A procession is held on the streets of Columbus for former astronaut and U.S. senator John Glenn prior to a memorial service at Ohio State University. Rough Cut (no reporter narration).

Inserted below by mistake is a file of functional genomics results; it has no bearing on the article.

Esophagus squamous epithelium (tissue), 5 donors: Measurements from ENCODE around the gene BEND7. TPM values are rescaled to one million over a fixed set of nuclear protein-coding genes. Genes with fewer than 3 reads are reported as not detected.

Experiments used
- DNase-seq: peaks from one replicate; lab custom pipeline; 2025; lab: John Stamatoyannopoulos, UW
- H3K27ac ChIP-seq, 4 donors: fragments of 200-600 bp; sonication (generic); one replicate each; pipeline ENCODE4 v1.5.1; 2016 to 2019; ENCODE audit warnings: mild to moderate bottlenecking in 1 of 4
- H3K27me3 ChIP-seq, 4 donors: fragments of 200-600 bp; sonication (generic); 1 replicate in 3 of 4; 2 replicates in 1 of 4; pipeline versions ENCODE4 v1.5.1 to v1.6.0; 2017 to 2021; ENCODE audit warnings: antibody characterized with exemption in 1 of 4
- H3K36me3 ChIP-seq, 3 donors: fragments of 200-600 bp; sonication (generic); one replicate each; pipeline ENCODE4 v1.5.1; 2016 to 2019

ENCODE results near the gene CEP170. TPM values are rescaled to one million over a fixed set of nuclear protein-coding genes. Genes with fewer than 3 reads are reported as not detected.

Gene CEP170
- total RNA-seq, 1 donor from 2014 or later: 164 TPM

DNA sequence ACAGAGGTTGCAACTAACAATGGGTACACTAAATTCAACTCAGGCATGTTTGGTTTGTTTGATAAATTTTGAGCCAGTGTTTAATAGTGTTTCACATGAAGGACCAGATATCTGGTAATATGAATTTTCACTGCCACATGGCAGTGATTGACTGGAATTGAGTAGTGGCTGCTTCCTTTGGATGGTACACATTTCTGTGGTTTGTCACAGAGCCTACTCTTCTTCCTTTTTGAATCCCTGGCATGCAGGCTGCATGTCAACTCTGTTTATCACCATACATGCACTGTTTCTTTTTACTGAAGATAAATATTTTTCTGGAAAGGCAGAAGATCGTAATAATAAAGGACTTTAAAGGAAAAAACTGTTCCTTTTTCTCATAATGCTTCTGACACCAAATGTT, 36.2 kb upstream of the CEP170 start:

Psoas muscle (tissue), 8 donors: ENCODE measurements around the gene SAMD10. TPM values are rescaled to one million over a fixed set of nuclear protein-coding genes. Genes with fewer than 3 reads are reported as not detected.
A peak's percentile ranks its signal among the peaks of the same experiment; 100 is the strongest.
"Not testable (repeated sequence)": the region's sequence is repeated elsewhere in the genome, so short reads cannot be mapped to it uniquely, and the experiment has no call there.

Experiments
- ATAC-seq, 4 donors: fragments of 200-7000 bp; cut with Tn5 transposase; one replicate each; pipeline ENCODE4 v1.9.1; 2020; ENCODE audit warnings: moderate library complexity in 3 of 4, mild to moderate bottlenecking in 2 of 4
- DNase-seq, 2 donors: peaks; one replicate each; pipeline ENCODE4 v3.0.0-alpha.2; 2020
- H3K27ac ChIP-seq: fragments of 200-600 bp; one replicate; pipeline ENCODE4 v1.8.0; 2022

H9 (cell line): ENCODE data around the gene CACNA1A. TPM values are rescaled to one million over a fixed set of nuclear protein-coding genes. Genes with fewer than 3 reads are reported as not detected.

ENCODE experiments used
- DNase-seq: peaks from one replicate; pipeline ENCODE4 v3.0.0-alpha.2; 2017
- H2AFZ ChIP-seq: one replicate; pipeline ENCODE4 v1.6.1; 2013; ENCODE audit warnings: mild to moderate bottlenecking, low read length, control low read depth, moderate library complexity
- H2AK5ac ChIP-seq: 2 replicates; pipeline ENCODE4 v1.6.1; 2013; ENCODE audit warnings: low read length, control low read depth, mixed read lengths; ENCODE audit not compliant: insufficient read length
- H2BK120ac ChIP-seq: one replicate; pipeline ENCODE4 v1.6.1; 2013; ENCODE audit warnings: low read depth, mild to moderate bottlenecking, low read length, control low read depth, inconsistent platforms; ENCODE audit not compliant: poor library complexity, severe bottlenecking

ROUGH CUT (NO REPORTER NARRATION) STORY: A procession along the streets of Columbus leads to a memorial service for former astronaut and U.S. senator John Glenn at The Ohio State University, Saturday (December 17). John Glenn, who became one of the 20th century's greatest explorers as the first American to orbit Earth and later as the world's oldest astronaut, and also had a long career as a U.S. senator, died in Ohio on December 8, at age 95. Glenn, the last surviving member of the original seven American "Right Stuff" Mercury astronauts, died at the James Cancer Hospital at Ohio State University in Columbus, said Hank Wilson, a spokesman at the university's John Glenn College of Public Affairs, which Glenn helped found. Glenn was credited with reviving U.S. pride after the Soviet Union's early domination of manned space exploration. His three laps around the world in the Friendship 7 capsule on Feb. 20, 1962, forged a powerful link between the former fighter pilot and the Kennedy-era quest to explore outer space as a "New Frontier." President Barack Obama, who in 2012 awarded Glenn the nation's highest civilian honor, the Presidential Medal of Freedom, said: "With John's passing, our nation has lost an icon." As the third of seven astronauts in NASA's solo-flight Mercury program to venture into space, Glenn became more of a media fixture than the others and was known for his composure and willingness to promote the program. Glenn's astronaut career, as well as his record as a fighter pilot in World War Two and the Korean War, helped propel him to the U.S. Senate in 1974, where he represented his home state of Ohio for 24 years as a moderate Democrat.